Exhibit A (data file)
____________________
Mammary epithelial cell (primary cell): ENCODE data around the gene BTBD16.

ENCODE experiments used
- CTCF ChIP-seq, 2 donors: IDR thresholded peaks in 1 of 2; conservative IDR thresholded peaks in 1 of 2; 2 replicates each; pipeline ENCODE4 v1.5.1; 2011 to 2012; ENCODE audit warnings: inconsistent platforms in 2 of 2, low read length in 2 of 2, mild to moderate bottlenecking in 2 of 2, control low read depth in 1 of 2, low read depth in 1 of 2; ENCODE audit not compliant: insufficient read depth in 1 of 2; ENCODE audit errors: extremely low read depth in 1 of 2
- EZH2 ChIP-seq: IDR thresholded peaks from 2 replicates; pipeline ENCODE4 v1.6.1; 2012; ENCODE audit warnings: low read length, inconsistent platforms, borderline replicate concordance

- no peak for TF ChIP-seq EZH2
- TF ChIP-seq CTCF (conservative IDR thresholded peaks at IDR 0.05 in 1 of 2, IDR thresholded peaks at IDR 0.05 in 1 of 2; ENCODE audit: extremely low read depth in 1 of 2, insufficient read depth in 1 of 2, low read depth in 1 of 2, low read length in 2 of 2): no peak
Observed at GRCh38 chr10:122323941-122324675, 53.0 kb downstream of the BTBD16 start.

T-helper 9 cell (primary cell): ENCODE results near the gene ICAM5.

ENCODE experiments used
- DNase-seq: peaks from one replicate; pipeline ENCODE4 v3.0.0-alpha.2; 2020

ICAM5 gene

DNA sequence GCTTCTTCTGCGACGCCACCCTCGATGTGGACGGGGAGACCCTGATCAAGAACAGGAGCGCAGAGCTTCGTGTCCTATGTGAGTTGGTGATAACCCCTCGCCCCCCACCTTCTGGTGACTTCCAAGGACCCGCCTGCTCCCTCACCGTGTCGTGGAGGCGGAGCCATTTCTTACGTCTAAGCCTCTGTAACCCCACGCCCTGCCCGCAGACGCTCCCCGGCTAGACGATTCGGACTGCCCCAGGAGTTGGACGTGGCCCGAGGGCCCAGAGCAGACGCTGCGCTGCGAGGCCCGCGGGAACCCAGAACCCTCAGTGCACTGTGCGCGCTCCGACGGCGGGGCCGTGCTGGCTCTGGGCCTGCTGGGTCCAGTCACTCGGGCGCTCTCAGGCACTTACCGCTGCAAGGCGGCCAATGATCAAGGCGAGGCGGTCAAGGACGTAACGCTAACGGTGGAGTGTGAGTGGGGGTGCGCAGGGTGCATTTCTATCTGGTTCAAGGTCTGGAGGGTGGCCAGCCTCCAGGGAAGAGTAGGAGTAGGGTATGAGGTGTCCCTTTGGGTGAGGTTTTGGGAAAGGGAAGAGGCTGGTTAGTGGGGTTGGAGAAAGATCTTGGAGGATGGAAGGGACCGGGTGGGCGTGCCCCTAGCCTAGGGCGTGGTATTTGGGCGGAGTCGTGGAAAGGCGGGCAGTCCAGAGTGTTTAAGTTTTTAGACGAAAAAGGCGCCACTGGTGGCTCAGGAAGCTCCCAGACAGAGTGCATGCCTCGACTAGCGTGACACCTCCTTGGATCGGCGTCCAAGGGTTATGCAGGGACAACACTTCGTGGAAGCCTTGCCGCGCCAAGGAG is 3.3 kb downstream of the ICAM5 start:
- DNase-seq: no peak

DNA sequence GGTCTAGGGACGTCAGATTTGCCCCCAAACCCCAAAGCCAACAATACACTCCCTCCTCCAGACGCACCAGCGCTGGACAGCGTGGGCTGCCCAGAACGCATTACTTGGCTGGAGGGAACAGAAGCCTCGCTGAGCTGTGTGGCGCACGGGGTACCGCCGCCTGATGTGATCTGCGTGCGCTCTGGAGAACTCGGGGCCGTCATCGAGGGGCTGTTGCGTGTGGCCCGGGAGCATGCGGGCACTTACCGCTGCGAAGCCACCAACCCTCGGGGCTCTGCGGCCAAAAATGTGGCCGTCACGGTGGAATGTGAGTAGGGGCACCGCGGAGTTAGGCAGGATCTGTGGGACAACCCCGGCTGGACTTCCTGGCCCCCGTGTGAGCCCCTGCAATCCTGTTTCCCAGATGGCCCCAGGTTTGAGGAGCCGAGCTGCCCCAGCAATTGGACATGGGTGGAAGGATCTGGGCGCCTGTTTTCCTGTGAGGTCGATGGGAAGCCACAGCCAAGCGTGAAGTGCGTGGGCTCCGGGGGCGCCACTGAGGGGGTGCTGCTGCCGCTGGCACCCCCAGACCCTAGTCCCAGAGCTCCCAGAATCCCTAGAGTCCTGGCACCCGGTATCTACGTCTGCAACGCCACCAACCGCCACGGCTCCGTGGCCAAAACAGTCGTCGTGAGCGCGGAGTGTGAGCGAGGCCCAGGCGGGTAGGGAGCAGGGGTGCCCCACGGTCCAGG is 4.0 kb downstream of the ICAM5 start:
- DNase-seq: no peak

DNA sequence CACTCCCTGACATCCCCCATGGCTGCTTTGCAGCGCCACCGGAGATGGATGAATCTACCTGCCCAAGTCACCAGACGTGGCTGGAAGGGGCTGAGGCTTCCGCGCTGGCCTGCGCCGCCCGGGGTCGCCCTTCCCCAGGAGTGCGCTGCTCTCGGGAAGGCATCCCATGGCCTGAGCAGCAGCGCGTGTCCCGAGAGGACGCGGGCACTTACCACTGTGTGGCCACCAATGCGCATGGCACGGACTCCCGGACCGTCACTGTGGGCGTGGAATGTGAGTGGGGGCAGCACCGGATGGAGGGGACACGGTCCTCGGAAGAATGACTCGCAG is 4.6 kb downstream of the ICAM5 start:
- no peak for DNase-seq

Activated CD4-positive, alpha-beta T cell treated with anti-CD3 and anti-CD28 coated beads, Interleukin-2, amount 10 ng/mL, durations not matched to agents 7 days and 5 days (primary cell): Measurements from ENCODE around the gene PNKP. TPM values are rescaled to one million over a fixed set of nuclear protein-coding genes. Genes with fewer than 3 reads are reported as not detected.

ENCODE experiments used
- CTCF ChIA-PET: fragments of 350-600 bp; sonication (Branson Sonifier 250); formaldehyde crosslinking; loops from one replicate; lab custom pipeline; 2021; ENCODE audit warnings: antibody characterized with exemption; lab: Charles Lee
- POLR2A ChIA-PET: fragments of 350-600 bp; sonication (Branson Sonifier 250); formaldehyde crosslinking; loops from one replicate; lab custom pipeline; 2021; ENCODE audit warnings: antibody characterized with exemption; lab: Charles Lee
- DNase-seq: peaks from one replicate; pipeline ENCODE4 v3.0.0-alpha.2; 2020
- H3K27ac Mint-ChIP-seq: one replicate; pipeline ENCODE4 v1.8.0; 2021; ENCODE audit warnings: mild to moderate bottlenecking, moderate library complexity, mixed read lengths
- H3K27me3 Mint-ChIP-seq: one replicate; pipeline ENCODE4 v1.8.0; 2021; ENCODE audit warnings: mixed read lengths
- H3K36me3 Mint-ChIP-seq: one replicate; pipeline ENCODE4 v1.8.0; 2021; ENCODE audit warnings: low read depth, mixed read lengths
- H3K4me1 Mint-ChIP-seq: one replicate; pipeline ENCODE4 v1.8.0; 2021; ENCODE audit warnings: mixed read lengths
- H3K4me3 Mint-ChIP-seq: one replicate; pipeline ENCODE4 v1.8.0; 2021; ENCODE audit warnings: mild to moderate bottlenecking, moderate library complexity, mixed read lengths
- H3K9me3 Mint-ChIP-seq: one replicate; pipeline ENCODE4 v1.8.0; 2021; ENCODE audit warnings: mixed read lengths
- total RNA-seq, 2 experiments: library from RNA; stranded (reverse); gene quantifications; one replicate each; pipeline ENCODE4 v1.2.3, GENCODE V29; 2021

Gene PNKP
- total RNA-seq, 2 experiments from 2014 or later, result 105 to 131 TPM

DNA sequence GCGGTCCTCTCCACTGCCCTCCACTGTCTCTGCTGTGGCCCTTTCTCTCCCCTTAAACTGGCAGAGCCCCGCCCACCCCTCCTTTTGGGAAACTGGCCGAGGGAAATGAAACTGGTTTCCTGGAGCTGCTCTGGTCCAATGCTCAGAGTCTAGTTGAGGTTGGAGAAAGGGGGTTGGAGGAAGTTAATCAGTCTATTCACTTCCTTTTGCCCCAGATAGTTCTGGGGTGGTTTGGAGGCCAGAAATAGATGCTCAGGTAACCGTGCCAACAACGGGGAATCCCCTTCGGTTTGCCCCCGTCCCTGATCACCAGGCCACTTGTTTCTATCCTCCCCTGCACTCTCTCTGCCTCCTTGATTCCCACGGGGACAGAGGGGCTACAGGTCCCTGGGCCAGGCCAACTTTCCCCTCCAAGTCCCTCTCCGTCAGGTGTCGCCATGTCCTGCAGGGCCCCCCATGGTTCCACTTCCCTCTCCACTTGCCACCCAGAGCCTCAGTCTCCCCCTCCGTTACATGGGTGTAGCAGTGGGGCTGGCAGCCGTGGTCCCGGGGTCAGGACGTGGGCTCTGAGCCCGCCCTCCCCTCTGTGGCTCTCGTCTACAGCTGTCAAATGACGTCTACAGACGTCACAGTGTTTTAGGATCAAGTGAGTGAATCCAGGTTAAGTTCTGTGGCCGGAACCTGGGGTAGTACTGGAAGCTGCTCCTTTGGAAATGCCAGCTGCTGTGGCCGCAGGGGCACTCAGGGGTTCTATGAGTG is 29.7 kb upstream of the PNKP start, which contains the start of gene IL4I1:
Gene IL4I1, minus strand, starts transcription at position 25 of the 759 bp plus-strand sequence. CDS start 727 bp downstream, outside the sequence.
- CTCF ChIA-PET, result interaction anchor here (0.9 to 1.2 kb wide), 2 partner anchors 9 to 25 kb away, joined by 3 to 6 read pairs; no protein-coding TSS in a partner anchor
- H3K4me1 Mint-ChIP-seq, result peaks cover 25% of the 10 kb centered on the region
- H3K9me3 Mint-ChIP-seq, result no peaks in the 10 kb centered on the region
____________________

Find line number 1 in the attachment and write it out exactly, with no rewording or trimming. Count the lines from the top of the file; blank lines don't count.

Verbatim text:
Mammary epithelial cell (primary cell): ENCODE data around the gene BTBD16.